by Piper Lewis Tuesday, June 30, 2015
I had never seen so many birds in my life. The sunset turns the world a deep pink as auklets and murres spiral up to their nests on the Diomede Islands, two rocky outposts in the Bering Strait equidistant from the shores of Alaska and Siberia. The seabird observers count as quickly as they can; the shipboard radar of the U.S. Coast Guard Cutter Healy shows a confused mass of yellow at our location — the radar reflections of thousands of birds. Meanwhile, scientists in a lab on the Healy take samples of water collected at different depths below us from a rosette of Niskin bottles, while others on the aft deck collect plankton with giant ring nets. This is life aboard a research icebreaker in the Arctic.
In 2013, I had the pleasure of working as a research assistant intern aboard the Healy, one of the United States' two publicly owned icebreakers. Working above the Arctic Circle on an icebreaker is a unique and exciting adventure. I was there in the dead of summer, bathed in near-constant daylight once we passed through the Bering Strait into the Chukchi Sea, and surrounded by strange, surreal vistas of sea ice. But whatever time of year one visits the Arctic, there is magic to be found. Sailing the waters of the Arctic or Antarctic requires icebreakers — ships built to withstand polar conditions and break through sea ice. But the U.S. fleet unfortunately faces challenges in continuing to support these efforts. Given the age and condition of its existing ships, the Coast Guard will not be able to meet U.S. needs by 2020 if the federal government does not procure new icebreakers.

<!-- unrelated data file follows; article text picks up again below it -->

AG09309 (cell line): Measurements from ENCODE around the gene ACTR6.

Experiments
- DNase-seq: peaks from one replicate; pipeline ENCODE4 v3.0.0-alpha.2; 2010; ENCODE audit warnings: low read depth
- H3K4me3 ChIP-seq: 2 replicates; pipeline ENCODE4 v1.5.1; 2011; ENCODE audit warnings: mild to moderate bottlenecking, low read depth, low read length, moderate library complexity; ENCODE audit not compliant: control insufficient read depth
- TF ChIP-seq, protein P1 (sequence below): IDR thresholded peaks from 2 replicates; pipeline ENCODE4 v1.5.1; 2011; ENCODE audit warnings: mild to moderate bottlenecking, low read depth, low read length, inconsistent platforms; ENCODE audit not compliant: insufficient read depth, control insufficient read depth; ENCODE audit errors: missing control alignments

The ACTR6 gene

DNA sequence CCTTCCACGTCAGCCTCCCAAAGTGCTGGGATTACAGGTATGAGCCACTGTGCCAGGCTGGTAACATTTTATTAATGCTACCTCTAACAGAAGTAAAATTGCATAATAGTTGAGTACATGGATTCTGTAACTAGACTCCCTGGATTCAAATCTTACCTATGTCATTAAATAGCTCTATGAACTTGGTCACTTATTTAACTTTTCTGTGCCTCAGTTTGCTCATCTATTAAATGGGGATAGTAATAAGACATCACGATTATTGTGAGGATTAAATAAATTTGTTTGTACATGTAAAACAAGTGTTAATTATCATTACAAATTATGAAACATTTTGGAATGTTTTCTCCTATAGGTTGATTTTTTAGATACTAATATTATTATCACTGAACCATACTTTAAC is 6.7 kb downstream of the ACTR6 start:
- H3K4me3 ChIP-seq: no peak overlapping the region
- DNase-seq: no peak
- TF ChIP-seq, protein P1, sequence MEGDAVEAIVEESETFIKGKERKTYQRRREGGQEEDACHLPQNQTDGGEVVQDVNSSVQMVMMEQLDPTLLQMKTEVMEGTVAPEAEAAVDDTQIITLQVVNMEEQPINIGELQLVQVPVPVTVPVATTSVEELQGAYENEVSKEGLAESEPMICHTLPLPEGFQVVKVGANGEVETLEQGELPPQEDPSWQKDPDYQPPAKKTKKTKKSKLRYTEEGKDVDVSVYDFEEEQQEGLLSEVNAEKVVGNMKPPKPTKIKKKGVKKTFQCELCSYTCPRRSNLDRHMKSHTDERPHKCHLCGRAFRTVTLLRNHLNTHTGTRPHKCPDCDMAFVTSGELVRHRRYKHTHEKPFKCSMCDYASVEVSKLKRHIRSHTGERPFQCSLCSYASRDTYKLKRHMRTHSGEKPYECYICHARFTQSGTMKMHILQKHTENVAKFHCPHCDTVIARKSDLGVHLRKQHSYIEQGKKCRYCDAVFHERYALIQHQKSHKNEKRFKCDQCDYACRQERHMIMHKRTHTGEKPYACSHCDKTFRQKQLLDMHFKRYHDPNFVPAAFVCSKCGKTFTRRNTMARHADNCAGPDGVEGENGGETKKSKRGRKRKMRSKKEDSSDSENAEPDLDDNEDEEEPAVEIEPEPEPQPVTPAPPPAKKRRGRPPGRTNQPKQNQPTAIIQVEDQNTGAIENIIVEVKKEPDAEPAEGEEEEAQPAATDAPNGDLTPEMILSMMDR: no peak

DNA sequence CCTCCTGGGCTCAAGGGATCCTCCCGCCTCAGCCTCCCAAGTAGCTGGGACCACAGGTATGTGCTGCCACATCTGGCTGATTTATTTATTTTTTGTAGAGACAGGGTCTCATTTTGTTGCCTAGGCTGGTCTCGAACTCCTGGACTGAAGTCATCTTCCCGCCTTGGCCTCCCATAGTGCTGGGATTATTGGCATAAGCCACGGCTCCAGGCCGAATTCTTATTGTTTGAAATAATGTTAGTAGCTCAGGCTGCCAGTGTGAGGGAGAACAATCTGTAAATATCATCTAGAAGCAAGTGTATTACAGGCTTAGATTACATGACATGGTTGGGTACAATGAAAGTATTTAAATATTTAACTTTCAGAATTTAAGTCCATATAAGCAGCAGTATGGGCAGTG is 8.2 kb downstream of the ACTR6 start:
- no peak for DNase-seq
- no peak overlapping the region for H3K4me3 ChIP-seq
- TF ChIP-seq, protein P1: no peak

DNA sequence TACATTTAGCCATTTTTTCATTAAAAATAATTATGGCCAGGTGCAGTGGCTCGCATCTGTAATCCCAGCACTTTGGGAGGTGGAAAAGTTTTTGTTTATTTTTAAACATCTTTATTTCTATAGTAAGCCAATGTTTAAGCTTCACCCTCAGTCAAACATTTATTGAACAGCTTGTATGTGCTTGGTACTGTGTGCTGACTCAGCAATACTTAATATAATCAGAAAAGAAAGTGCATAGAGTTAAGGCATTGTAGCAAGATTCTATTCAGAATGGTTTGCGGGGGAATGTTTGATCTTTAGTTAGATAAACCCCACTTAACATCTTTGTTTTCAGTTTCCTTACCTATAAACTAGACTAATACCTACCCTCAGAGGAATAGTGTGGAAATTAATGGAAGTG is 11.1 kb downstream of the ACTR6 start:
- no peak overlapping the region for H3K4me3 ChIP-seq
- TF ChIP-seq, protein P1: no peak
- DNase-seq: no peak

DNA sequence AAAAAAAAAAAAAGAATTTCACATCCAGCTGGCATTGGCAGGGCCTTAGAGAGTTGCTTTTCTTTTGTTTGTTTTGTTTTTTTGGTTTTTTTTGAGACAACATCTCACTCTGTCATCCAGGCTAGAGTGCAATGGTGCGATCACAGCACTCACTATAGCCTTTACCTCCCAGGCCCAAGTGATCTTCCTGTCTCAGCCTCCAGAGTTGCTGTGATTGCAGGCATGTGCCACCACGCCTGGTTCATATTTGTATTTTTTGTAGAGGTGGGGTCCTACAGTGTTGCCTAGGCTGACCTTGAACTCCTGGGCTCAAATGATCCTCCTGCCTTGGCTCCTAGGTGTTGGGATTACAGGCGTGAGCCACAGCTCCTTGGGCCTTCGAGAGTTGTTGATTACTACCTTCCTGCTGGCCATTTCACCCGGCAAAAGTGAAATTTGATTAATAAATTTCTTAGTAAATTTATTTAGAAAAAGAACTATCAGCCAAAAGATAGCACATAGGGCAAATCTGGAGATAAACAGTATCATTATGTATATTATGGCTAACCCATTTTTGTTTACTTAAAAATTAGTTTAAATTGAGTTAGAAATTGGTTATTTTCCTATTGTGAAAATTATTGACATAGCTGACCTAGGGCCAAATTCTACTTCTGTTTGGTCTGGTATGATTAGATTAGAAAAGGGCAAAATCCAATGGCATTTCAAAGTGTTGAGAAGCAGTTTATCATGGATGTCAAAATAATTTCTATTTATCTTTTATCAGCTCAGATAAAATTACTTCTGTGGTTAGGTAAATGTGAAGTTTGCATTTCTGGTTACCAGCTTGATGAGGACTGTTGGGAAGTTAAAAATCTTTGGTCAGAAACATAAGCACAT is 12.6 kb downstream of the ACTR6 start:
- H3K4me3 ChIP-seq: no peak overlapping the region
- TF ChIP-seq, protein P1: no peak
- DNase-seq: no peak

The U.S. icebreaker fleet consists of two government-owned ships: the Healy and the Polar Star. The Healy is primarily a scientific research vessel, although it can also conduct search-and-rescue operations, escort ships, and provide environmental protection and law enforcement. It is a medium-grade icebreaker, which means it can break ice that’s up to 1.4 meters thick while traveling at 3 knots and can break ice up to 2.4 meters thick via ramming. It can operate in temperatures as low as minus 46 degrees Celsius. The Healy was built in 1999 and began service in 2000. It has almost 400 square meters of space available for onboard labs and berths for 50 scientists (in addition to the crew).